Tag Archives: Miles Davis

Blue Note Salon

On December 8, 1956, the Miles Davis Quintet, featuring Miles Davis (trumpet), John Coltrane (tenor saxophone), Red Garland (piano), Paul Chambers (bass) and Philly Joe Jones (drums) performed at the Blue Note. The set was featured on the Mutual Network live remote radio broadcast, Bandstand, U.S.A.

That same night, the police raided “the town’s swankiest jazz emporium.” The Blue Note was a “black and tan” club, an integrated nightspot where blacks and whites socialized on an equal basis. As such, it was the target of police harassment.

Philadelphia Tribune - Dec. 11, 1956

From the beginning, jazz was a tool for social change. Jazz musicians’ unbowed comportment created a cultural identity that was a steppingstone to the Civil Rights Movement. In remarks to the 1964 Berlin Jazz Festival, Dr. Martin Luther King Jr. said jazz is “triumphant music”:

Jazz speaks for life. The Blues tell the story of life’s difficulties, and if you think for a moment, you will realize that they take the hardest realities of life and put them into music, only to come out with some new hope or sense of triumph.

This is triumphant music.

Modern jazz has continued in this tradition, singing the songs of a more complicated urban existence. When life itself offers no order and meaning, the musician creates an order and meaning from the sounds of the earth which flow through his instrument.

It is no wonder that so much of the search for identity among American Negroes was championed by Jazz musicians. Long before the modern essayists and scholars wrote of racial identity as a problem for a multiracial world, musicians were returning to their roots to affirm that which was stirring within their souls.

Much of the power of our Freedom Movement in the United States has come from this music. It has strengthened us with its sweet rhythms when courage began to fail. It has calmed us with its rich harmonies when spirits were down.

On April 21, 2018, All That Philly Jazz and Black Quantum Futurism will present the “Blue Note Salon” which pays homage to jazz musicians’ legacy of resistance. The community discussion will feature creative change makers who work on social justice issues. Their work is at the intersection of art, community engagement and social change.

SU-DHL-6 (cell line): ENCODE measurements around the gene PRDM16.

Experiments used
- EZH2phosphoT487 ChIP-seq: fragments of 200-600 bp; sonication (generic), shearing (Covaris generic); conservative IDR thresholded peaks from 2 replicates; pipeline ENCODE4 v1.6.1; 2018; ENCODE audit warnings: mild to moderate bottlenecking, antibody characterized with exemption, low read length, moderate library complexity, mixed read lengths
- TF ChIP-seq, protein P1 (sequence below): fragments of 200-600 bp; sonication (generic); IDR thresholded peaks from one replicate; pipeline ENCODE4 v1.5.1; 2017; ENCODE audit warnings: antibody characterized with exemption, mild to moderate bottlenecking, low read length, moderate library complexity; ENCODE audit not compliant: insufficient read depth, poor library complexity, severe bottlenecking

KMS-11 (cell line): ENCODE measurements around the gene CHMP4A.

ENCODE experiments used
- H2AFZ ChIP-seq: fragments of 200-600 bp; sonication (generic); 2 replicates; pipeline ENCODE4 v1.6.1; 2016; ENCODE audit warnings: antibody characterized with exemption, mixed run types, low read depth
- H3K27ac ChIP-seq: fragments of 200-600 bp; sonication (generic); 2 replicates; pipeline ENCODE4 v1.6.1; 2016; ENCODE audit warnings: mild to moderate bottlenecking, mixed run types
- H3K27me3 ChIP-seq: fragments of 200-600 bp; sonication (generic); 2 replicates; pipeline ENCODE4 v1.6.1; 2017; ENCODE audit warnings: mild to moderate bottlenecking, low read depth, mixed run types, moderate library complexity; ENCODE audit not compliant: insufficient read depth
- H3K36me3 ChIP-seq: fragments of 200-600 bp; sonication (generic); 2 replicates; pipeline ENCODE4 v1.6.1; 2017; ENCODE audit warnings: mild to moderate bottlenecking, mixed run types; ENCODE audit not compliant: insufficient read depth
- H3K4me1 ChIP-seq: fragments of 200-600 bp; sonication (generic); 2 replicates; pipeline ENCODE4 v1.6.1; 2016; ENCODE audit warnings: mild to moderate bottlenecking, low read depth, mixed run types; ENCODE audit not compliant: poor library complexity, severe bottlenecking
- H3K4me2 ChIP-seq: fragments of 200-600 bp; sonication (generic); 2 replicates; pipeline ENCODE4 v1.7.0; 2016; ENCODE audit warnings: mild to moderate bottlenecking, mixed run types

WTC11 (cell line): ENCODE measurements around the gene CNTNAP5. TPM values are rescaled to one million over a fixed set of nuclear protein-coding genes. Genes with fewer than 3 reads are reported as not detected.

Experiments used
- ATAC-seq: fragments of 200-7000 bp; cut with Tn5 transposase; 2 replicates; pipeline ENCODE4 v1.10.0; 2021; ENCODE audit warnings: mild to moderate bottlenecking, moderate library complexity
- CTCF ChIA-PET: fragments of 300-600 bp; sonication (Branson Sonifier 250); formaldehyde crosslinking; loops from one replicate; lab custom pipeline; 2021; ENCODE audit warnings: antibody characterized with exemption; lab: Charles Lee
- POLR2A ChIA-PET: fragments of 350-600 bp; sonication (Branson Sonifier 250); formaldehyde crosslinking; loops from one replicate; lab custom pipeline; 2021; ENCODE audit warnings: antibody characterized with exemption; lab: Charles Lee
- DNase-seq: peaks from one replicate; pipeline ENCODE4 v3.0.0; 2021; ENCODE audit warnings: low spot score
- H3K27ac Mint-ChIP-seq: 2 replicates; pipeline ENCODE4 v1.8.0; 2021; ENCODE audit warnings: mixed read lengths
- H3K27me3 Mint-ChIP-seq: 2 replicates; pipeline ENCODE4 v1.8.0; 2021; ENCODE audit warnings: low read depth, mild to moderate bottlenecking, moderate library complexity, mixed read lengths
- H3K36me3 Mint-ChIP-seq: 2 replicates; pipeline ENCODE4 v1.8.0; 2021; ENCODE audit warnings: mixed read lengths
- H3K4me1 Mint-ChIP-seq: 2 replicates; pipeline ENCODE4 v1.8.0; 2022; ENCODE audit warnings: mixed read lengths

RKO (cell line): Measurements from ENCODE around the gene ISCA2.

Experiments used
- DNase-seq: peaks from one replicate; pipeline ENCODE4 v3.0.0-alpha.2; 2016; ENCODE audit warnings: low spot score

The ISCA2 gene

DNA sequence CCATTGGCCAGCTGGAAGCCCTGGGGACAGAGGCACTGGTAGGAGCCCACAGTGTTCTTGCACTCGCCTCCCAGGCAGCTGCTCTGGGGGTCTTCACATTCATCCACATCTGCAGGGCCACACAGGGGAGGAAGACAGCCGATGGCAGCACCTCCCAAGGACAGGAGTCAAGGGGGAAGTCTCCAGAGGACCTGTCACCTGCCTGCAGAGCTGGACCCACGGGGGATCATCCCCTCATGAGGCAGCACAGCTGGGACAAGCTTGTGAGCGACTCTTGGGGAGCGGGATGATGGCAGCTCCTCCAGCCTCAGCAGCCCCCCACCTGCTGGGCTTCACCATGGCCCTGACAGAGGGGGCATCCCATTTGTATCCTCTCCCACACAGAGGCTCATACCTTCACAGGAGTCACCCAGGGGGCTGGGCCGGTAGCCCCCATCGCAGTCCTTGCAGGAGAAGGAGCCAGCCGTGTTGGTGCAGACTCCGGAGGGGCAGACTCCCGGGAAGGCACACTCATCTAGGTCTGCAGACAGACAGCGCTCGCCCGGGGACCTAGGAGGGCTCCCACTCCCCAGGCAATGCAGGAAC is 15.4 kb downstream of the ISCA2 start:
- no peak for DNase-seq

Blue Note Salon

The event is free and open to the public. To RSVP, go here.

Philadelphia Convention Hall

Philadelphia Convention Hall, also known as Municipal Auditorium, was located in West Philly near the campus of the University of Pennsylvania.

Convention Hall - 34th and Spruce

The venue played host to many events, including the 1940 and 1948 Republican National Conventions, and the 1959 Penn Relays Jazz Festival. Luminaries such as Pope John Paul II, Martin Luther King Jr. and Nelson Mandela spoke there.

On October 19, 1957, the Philadelphia Jazz Festival was held at Convention Hall. Jazz trumpeter and Philly native Lee Morgan was on the bill, along with, among others, trumpeter Miles Davis, pianist Horace Silver and organist Jimmy Smith.

Convention Hall was demolished in 2005.

The African Room

SCOOP USA Publisher Sonny Driver, owner of the First Nighter, says he first saw Miles Davis at this West Philly jazz spot owned by Tubby Northington.

Like a lot of black entrepreneurs, Northington raised money for the Civil Rights Movement.

The African Room Collage

Uptown Theater

Opened on Feb. 16, 1929, the Uptown began life as a movie house. In the 1950s, it became a music venue. The jazz and blues greats who graced the Uptown stage included Count Basie, Sarah Vaughan, Gloria Lynne, Ray Charles, Aretha Franklin, Cannonball Adderley, Nancy Wilson, Ramsey Lewis, Oscar Brown, Jr., Art Blakey and the Jazz Messengers, and Jimmy Smith.

John Coltrane and Miles Davis played there one Christmas Day, but after the first show, they left for New York City because the promoter didn’t pay them.

In 1958, legendary disc jockey Georgie Woods began producing rhythm & blues shows at the Uptown. The 2,040-seat theater became a stop on the “chitlin’ circuit.” The Uptown was where jazz met R&B. Saxophonist Sam Reed was the house bandleader. The Sam Reed Orchestra included Bootsie Barnes, Jimmy Heath and Odean Pope.

The Uptown’s heyday was the 1960s and ‘70s. Since the final curtain in 1978, the interior of the Uptown has deteriorated almost beyond recognition. With the exception of the seats, none of the original artifacts remain.

Uptown Theater

Linda Richardson, president of the Uptown Entertainment & Development Corporation, hopes to bring back the good times. In 2001, UEDC purchased the theater with the goal of renovating the theater into a technology center, artist lofts and office space.”

For information on how you can help restore this Art Deco palace to its former glory and preserve an iconic piece of black music, visit the Uptown Entertainment & Development Corporation.